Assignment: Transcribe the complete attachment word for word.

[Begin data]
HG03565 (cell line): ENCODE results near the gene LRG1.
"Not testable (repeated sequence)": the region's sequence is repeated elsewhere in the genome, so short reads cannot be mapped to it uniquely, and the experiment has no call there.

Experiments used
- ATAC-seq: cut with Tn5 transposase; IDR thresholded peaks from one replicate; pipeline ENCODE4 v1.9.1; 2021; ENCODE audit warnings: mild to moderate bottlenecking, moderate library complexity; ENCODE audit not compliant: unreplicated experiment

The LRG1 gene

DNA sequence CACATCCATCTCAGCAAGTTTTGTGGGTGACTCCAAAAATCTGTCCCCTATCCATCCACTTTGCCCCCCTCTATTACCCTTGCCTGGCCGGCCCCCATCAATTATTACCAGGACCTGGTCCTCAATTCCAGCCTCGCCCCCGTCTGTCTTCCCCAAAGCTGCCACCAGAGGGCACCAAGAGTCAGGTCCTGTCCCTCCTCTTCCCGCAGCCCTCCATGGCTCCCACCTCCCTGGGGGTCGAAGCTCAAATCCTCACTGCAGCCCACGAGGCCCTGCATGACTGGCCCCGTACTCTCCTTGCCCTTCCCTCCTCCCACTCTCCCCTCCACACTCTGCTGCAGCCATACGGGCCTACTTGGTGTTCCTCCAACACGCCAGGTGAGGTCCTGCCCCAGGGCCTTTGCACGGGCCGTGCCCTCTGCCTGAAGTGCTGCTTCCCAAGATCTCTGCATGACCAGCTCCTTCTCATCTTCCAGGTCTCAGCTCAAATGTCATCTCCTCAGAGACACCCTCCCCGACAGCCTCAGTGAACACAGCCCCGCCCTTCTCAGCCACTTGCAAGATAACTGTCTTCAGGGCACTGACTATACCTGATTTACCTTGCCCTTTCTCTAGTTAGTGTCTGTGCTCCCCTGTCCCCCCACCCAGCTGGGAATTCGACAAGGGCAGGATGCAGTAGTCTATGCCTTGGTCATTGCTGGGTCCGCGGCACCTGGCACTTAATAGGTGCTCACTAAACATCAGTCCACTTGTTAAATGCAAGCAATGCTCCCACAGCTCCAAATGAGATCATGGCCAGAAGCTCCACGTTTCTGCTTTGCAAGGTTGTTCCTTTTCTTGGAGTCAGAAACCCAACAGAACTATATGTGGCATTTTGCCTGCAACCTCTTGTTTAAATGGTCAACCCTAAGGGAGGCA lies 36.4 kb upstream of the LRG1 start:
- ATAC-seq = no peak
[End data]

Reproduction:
HG03565 (cell line): ENCODE results near the gene LRG1.
"Not testable (repeated sequence)": the region's sequence is repeated elsewhere in the genome, so short reads cannot be mapped to it uniquely, and the experiment has no call there.

Experiments used
- ATAC-seq: cut with Tn5 transposase; IDR thresholded peaks from one replicate; pipeline ENCODE4 v1.9.1; 2021; ENCODE audit warnings: mild to moderate bottlenecking, moderate library complexity; ENCODE audit not compliant: unreplicated experiment

The LRG1 gene

DNA sequence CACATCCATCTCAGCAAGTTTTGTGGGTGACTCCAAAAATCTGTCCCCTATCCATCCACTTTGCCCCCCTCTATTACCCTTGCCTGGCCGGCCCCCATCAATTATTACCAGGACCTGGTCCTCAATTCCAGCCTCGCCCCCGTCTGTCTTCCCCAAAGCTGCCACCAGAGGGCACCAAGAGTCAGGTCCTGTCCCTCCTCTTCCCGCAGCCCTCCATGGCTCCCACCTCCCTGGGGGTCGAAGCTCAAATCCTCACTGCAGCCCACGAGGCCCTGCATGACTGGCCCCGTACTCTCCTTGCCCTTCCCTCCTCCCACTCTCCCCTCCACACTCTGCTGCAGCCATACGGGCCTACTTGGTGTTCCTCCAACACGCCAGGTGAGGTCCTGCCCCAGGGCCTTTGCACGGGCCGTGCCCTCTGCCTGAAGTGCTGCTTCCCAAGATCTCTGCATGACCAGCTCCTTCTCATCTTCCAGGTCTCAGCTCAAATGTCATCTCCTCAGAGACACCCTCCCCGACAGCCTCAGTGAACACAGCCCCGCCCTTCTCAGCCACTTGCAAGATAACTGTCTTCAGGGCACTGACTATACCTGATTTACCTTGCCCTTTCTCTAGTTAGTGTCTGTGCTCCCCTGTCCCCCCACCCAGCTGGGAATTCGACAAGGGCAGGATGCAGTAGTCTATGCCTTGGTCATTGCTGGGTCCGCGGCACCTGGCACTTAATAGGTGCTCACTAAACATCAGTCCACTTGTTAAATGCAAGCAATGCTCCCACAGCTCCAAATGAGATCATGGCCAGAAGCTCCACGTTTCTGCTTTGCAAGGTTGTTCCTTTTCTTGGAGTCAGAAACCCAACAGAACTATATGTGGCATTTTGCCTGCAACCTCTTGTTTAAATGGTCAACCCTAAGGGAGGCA lies 36.4 kb upstream of the LRG1 start:
- ATAC-seq = no peak